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Critical infrastructure firms failing to engage with governments

31 Oct 2011

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On the day that GCHQ director Iain Lobban warned of the continuing threat from cyber space, new Symantec research revealed that critical infrastructure organisations feel less prepared for attacks and are engaging less in the programs (CIPs) set up by governments to help prevent such attacks.

The security giant's Critical Infrastructure Protection Survey surveyed 3,475 organisations in 37 countries across 14 critical infrastructure industries including finance, telecoms, IT and manufacturing.

It found 36 per cent were "somewhat or completely aware" of their government's CIP this year compared to 55 per cent last year, while 37 per cent were engaged in such CIPs as opposed to 56 per cent in 2010.

More concerning still were findings that fewer organisations are willing to engage in CIPs (57 per cent versus 66 per cent last year). No wonder, then, that readiness levels fell by eight percentage points to just under two thirds this year.

So what can be done to increase awareness and engagement? Some of the blame must surely rest on the part of the governments themselves. Symantec recommended more partnerships with industry associations and private enterprise groups to help spread information and raise awareness of CIPs.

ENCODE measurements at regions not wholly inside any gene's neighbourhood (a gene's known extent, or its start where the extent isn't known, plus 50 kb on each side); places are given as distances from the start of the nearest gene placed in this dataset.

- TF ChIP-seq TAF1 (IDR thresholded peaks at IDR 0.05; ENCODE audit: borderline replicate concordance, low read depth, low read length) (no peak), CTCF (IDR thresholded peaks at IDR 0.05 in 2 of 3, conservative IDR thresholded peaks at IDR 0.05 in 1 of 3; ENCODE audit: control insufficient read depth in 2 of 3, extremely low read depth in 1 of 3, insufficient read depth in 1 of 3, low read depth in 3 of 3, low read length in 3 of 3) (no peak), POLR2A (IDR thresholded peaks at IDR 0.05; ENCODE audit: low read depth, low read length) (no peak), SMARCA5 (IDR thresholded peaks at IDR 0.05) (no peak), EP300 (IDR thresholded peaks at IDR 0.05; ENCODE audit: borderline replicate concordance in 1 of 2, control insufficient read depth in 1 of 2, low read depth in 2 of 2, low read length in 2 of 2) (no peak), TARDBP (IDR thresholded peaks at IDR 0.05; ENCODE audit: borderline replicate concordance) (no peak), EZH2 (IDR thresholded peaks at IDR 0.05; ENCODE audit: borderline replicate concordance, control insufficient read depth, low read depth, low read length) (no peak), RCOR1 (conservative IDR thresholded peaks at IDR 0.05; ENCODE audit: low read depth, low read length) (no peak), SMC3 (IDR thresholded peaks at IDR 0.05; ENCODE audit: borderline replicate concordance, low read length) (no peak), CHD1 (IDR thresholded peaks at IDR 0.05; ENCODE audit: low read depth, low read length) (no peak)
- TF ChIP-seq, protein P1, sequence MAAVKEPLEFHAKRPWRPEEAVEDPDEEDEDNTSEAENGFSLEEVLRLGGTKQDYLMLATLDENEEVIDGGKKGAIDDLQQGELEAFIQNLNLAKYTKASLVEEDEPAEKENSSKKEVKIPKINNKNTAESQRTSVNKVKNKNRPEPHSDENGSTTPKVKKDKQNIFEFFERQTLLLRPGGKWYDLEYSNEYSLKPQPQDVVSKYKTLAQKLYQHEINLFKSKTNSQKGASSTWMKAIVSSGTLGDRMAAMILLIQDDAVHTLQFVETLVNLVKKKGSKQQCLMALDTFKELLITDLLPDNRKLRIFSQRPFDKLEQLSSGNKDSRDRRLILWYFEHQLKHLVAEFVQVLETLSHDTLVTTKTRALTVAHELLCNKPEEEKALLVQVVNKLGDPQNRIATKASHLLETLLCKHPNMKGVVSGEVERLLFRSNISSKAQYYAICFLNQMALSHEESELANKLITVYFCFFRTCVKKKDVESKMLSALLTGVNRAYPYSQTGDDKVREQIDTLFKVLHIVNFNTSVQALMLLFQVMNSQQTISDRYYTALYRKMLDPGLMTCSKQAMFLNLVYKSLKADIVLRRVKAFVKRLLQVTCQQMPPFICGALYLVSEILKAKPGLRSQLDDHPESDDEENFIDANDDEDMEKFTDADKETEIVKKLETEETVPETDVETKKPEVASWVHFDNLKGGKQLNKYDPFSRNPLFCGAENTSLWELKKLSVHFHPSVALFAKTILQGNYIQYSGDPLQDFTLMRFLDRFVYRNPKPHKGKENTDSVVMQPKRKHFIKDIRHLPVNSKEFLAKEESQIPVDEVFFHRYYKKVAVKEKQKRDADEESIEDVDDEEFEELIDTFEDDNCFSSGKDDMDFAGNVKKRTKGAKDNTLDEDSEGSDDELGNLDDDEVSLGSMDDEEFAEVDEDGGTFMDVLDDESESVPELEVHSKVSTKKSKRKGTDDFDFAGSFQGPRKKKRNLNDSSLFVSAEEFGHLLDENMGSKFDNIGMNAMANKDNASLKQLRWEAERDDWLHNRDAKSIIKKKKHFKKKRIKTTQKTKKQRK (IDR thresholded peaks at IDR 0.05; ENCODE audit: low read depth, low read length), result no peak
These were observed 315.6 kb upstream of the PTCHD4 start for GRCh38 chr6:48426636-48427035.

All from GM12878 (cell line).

The good news is that despite the gloomy figures presented by the research, a majority of critical infrastructure firms still know about such programs and approve of them.

This year may have been a blip, of course.

One can't imagine that, with high profile cyber incidents publicised all the time and the increasingly frequent and urgent warnings coming from big name figures like GCHQ's Lobban, that such organisations will remain ignorant for long.

That said, according to David Blunkett, former home secretary and chairman of the not-for-profit International Cyber Security Protection Alliance, most organisations are blissfully unaware that anything is wrong with their security

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Phil Muncaster

Phil Muncaster is news editor at, a role he has fulfilled since January 2010. Previously he was chief reporter for IT Week, having also worked as a reporter and senior reporter on the publication from 2005.

Before IT Week, Phil worked as a researcher for the Rough Guide. Prior to his work in journalism, Phil spent three years teaching English in Japan.



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